The Morris and Its Quirky Charms, in Five Dishes (Yes, Including the Duck)
The Morris is a neighborhood gem located in the Potrero Flats (Media Gulch) on Mariposa St. You could call the restaurant a bistro, and you could call its food contemporary Californian. Labels aside, The Morris has received praise from critics locally and nationally since opening in 2016, landing a spot in Esquire’s Best New Restaurants in America list.
It’s run by owner and sommelier Paul Einbund and chef Gavin Schmidt, who both met while working together at the Michelin-starred Coi. “After years of running restaurants for other people, Gavin and I wanted to do our own thing,” says Einbund. “We wanted to create the type of restaurant that we wanted to eat (and drink) at. The kind of place we wanted to go all the time, not just for special events.”
And that they did. We sat down with the two to go over five of their essential, must-order menu items, dish by dish, along with suggested wine pairings from Einbund.
1. Chartreuse Slushy
One thing to know about Paul Einbund is that he is obsessed with Chartreuse, the neon green, herbaceous French liqueur. “I bet if you took some blood there would be a percentage of me that is green,” Einbund jokes. “It’s the only spirit to give its name to a color, and it’s the only spirit that dramatically develops and changes with age. It’s made of 130 herbs and plants and only two monks currently know the recipe — what’s not to be obsessed with?”
As such, you’ll find an entire page on the wine list dedicated to Chartreuse. But a fun, accessible entryway into the liqueur is the Chartreuse Slushy. Inspired by a drink called the mamadeta that’s served at the annual Santa Tecla Festival in Tarragona, Spain, Einbund’s version is made with a tart lemonade, palm sugar syrup, green Chartreuse, and ice blended in a Vitamix. It’s not too sweet, and an excellent start to a long dinner.
Another essential move at The Morris is to start off with a charcuterie plate.
“Everything is made in-house,” says Gavin Schmidt, chef and charcuterie enthusiast. “I buy whole pigs and rabbits from Mark Pasternack of Devil’s Gulch Ranch, which makes up most of the charcuterie, along with the ducks I get from Liberty Farms in Petaluma. You’ll never see the pate de campagne leave the board — it’s my favorite and was my main introduction to charcuterie from when I worked at a restaurant called Campagne back in Seattle. Also, the rabbit is always there, because it has Chartreuse in it (duh!).”
A selection of five is an appropriate option for two diners, but any more and you’ll want to go with The Full Monty, which comes with everything available from that day along with pickled root vegetables, mustard, and crostini.
Paul’s pairing: “I love gamay with Gavin’s charcuterie but am also happy with off-dry, richer-style white wines like Alsatian pinot gris or maybe a richer style from Austria….and of course, Champagne!”
3. Charred Broccoli, Grilled Squid
“This dish was actually something I made on a camping trip before we opened,” says Schmidt. “I think it really speaks to what we do at The Morris. No fluff, no tweezers, just a pile of broccoli and squid and not trying to be anything but a flavor bomb. The squid comes from Monterrey Bay and is lightly grilled, and the broccoli (which come from various farms throughout the year like from Front Porc, Iacopi, and Heirloom Organics) is charred in the wok and dressed with a chile lime vinaigrette and fish sauce. It’s spicy, salty, and tangy — a bright plate focused on quality ingredients and big flavor.”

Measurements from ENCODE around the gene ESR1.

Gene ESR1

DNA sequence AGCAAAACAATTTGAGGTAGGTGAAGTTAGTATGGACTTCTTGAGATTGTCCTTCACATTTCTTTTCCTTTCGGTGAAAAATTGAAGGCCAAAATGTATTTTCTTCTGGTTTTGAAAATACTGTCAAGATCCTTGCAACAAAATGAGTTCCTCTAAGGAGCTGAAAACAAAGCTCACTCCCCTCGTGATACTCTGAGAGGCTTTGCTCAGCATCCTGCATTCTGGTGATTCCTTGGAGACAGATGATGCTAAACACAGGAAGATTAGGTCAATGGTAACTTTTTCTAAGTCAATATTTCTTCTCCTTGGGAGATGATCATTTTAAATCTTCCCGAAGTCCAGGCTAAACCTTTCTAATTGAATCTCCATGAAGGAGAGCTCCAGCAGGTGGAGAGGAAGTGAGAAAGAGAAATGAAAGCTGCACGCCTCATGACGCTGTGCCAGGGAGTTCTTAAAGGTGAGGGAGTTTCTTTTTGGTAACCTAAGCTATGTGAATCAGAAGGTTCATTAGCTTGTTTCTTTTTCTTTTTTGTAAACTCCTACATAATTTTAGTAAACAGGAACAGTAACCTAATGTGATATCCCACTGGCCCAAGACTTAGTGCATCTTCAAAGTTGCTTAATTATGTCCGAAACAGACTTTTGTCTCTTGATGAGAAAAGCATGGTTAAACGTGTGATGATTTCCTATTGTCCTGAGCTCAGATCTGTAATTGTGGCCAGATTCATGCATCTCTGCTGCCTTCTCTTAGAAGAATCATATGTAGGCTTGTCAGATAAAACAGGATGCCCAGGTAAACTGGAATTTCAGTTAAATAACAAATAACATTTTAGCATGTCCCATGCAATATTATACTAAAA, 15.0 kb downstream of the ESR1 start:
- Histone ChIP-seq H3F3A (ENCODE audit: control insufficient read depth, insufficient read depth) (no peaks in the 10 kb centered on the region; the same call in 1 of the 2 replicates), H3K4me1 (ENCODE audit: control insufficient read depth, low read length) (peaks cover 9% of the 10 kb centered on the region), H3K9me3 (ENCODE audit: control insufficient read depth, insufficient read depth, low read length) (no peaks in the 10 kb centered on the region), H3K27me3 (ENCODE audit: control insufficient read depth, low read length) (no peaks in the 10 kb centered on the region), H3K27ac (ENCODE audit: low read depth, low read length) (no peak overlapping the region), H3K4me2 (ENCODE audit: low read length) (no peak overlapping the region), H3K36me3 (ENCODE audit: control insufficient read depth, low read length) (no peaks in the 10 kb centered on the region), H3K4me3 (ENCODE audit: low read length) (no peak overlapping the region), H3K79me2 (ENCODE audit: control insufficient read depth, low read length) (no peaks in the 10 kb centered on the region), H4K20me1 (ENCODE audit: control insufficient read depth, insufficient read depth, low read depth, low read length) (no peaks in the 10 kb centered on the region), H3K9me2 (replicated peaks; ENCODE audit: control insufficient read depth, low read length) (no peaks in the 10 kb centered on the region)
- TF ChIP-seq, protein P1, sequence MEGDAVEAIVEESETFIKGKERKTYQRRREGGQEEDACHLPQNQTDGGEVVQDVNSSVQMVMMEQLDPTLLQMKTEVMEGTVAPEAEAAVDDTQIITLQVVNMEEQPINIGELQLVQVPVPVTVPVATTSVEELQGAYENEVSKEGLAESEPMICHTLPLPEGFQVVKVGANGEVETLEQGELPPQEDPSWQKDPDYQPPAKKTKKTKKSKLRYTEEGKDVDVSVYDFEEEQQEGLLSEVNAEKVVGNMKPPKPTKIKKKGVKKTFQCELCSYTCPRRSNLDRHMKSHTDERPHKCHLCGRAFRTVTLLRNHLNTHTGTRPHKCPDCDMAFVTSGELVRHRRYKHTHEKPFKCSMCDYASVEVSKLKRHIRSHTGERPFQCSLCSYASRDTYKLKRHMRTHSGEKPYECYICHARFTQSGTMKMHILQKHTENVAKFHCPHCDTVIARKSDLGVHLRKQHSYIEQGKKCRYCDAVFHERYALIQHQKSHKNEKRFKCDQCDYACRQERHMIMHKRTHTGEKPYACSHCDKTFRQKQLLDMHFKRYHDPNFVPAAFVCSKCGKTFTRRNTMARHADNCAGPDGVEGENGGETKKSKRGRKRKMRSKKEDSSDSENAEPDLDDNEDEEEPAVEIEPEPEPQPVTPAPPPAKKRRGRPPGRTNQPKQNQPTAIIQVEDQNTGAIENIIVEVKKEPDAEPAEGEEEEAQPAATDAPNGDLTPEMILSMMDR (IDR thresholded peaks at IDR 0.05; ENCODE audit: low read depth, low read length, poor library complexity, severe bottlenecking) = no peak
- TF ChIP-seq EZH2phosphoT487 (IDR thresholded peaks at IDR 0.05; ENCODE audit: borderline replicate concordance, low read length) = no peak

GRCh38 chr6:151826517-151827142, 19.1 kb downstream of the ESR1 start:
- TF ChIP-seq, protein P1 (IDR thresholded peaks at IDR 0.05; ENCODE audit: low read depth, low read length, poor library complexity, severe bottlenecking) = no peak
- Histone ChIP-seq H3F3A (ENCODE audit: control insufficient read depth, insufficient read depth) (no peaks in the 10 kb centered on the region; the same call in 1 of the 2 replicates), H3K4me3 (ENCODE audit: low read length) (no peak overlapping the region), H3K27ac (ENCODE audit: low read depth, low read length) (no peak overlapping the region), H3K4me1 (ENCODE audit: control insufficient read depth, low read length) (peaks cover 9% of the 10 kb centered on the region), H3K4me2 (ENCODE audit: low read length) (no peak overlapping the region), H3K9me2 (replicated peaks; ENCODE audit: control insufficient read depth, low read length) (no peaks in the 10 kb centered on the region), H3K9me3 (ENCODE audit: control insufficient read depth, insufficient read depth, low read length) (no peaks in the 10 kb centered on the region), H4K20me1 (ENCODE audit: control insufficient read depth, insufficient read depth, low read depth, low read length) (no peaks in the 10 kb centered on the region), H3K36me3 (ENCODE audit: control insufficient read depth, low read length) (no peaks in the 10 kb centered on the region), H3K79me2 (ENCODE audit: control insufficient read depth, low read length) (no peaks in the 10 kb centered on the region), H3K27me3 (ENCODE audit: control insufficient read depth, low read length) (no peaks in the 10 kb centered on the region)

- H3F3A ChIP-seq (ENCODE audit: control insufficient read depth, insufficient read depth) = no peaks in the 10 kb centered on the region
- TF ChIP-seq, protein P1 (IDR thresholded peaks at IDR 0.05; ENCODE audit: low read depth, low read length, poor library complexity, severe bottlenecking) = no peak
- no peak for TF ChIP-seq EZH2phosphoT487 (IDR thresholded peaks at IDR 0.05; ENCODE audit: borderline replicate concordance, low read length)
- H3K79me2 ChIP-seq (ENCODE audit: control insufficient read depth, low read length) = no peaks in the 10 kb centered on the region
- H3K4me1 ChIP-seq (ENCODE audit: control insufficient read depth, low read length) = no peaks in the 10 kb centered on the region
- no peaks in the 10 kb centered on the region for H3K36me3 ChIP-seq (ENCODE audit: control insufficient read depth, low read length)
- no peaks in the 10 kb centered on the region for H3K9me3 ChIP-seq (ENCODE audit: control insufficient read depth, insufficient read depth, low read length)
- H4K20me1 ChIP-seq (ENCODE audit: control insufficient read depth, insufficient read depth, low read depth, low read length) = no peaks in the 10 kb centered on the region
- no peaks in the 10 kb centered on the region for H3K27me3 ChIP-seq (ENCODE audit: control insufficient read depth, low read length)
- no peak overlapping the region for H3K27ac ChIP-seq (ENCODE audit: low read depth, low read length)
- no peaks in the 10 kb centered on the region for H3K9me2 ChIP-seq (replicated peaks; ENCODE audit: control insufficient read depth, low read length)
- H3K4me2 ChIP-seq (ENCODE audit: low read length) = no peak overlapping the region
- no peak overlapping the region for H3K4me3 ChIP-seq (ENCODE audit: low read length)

Paul’s pairing: “This is the toughest wine dish we have on the menu, but it may be the best dish as well! Off-dry German riesling is perfect, and a richer style chenin blanc works great. Did I mention Champagne?”
4. Smoked Duck
“Much of the food we do at the Morris is meant to be shared. Big platters of food feel homey, like a cozy Sunday night dinner with family and friends. Having a larger format roasted item to be shared is something we knew we wanted, so we spent a lot of evenings while searching for a space playing with ideas (read: eating and drinking!), and one evening I roasted a duck. I remember being very annoyed at how it came out, nitpicking what I could have done better and Paul said, ‘If this is your duck on a bad day, show me your best duck, and we’ll have something.’ Seven years and tens-of-thousands of ducks later I think we are starting to get it down!
The ducks come from Jim Reichardt at Liberty Farms — we brine them (salt, sugar, garlic, thyme) for a day then age them for 7-10 days. They’re smoked over hickory and roasted in the oven to finish and come with roasted root vegetables, smashed fingerling potatoes, and an au jus seasoned with espresso, honey, and Szechuan peppercorns.”
Paul’s pairing: “Loire Valley cabernet franc, Northern Rhone syrah, and the amazing domestic versions that are emerging from all corners right now! So many amazing local wines that are seemingly coming out of the woodworks now, it’s such an exciting time to drink California!”
“Donuts are a buckwheat brioche dough with with all-purpose flour, buckwheat flour, maple syrup, egg, milk, butter, and yeast that are fried and tossed in sugar, cinnamon, and a little chile powder and served with a whiskey maple creme anglaise (a mixture of cream, egg, maple sugar, and rye whiskey). Why does one need a reason to eat donuts?? They’re donuts!! who doesn’t like donuts??”
Paul’s pairing: “Madeira is one of my favorite things to drink in any situation, the ideal wine to just have at home for whenever….but whiskey, maple, creme anglaise AND madeira? Come on!”